Police, judges, attorneys work to reduce Buncombe jail population ahead of COVID-19

COMMON AREA: Shared spaces and services for eating, sleeping, health care, exercise and other aspects of life create conditions for transmitting communicable diseases. Local officials have been working to reduce the jail population in Buncombe County. Photo by Virginia Daffron

People confined in the Buncombe County Detention Facility have considerably more elbow room today than they did prior to N.C. Gov. Roy Cooper’s March 10 declaration of a state of emergency over the COVID-19 crisis. Since then, local law enforcement and criminal justice agencies have reduced the jail’s population by 39%.

The federal Centers for Disease Control and Prevention has issued detailed guidance for correctional facilities, noting that the integration of housing, health care and food service in a single physical environment “presents unique challenges for control of COVID-19 transmission among incarcerated/detained persons, staff and visitors.” 

Chief District Court Judge J. Calvin Hill announced at a March 17 county press conference that as many as 50 people had been released from the county jail the previous day. On April 1, Hill told Xpress that the effort to reduce confinements to minimize the risk of an outbreak among inmates was continuing, with the jail population “as low as I’ve seen it probably in the last 10 or 12 years.” 

Hill stressed that public safety and victims’ interests remain primary considerations for judges. Those defendants receiving unsecured release or reduced bond amounts, he said, are facing misdemeanor charges of a nonviolent nature. 

“If it was a person who had a felony larceny, and nobody was hurt, and that person had failed to appear in court 10 times — normally, we might keep that person for a while. Now, we’re not doing that,” Hill explained. “We’re just unsecuring that bond to try to get the jail as sparsely populated as we can.”

Judges have imposed additional conditions for release in some cases, such as electronic monitoring, according to Hill.

While COVID-19 has created “an extraordinary situation,” Hill said, the pace of releases has slowed in recent days. “We are beginning now to reach that part of the jail population where these people have more serious charges. The judges have more concern about releasing them, because a lot of the charges may be trafficking in large amounts of dangerous drugs,” he said.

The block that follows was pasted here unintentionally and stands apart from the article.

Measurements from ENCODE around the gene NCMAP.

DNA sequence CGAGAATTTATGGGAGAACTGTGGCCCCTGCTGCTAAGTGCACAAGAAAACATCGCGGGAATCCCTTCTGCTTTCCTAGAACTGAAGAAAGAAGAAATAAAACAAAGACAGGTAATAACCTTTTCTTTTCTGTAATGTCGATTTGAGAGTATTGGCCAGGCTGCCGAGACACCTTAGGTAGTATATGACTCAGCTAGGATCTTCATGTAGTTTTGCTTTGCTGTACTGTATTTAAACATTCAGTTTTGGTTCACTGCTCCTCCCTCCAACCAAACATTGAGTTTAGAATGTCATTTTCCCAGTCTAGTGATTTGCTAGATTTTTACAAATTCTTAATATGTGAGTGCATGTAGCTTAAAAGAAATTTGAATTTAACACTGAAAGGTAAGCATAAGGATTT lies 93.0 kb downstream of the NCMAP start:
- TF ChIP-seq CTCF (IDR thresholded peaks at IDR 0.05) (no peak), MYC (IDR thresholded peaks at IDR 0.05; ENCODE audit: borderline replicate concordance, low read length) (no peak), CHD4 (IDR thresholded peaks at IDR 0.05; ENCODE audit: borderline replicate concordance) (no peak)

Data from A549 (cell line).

District Attorney Todd Williams said his office had dismissed “a number of charges,” though he couldn’t provide an exact figure specific to the COVID-19 emergency. 

Williams emphasized that his office has long advocated for pretrial release of nonviolent defendants whenever possible. “I’ve got a staff that regularly engages in reviewing and consenting to the release of folks who are not a violent public safety threat in our community,” he said. “We’re going to continue to engage with [defense attorneys] and the district court bench to ensure that our resources to hold people who are public safety threats in jail are preserved, so that when we need that resource, it’s there.”

Recent modifications to local policing practices have also helped reduce the jail population. 

Christina Hallingse, spokesperson for the Asheville Police Department, said that Chief David Zack had announced changes associated with COVID-19 on March 23. The chief instructed officers that “in situations where charging is a needed outcome, it is preferred to issue citations for future court appearance,” Hallingse said. 

“Physical arrest should be reserved for situations where the nature of the crime or the totality of the circumstances makes it the best option,” the chief’s directive specified.

According to an April 2 story in The New York Times, law enforcement officials in jurisdictions including New York, Houston and Southern California are taking similar steps to reduce arrests and jail bookings. At the same time, the story noted, some sheriffs continue “business as usual,” including arrests for offenses such as possession of small amounts of marijuana or nonviolent felonies. Even if those individuals are held only a short time, epidemiologists said, each one has the potential to introduce the new coronavirus into the jail population.

On April 2, N.C. Commissioner of Prisons Todd Ishee said during a media briefing that four inmates and four employees of the state correctional system had tested positive for COVID-19. None of those infected are confined or work in Western North Carolina.

While the booking process at the Buncombe jail includes a temperature check and screening questions, said Aaron Sarver, spokesperson for the Buncombe County Sheriff’s Office, no county inmate has met current criteria for testing for COVID-19, nor has any inmate been placed in quarantine due to symptoms associated with the disease. Sarver provided a list of new cleaning protocols begun March 19, which included instructions to officers to clean common surfaces such as tables, handrails, telephones, security card readers and computer workstations multiple times throughout each shift.

“The big takeaway is we are a 604-bed facility, and with 390 or so [detained], we are significantly under [capacity],” said Sarver, emphasizing that Buncombe’s 13 housing units provide options for separating those who may be infected. “That’s a very important contrast with some of the jails and prisons we see that are overcrowded.”

Sheriff Quentin Miller thanked Hill and Williams for their efforts to reduce the number of people in custody at the jail. “The public must understand that this is a pretrial facility, and the Sheriff’s Office is working proactively to stop it from becoming a hub for the virus,” Miller said.


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About Virginia Daffron
Managing editor, lover of mountains, native of WNC. Follow me @virginiadaffron

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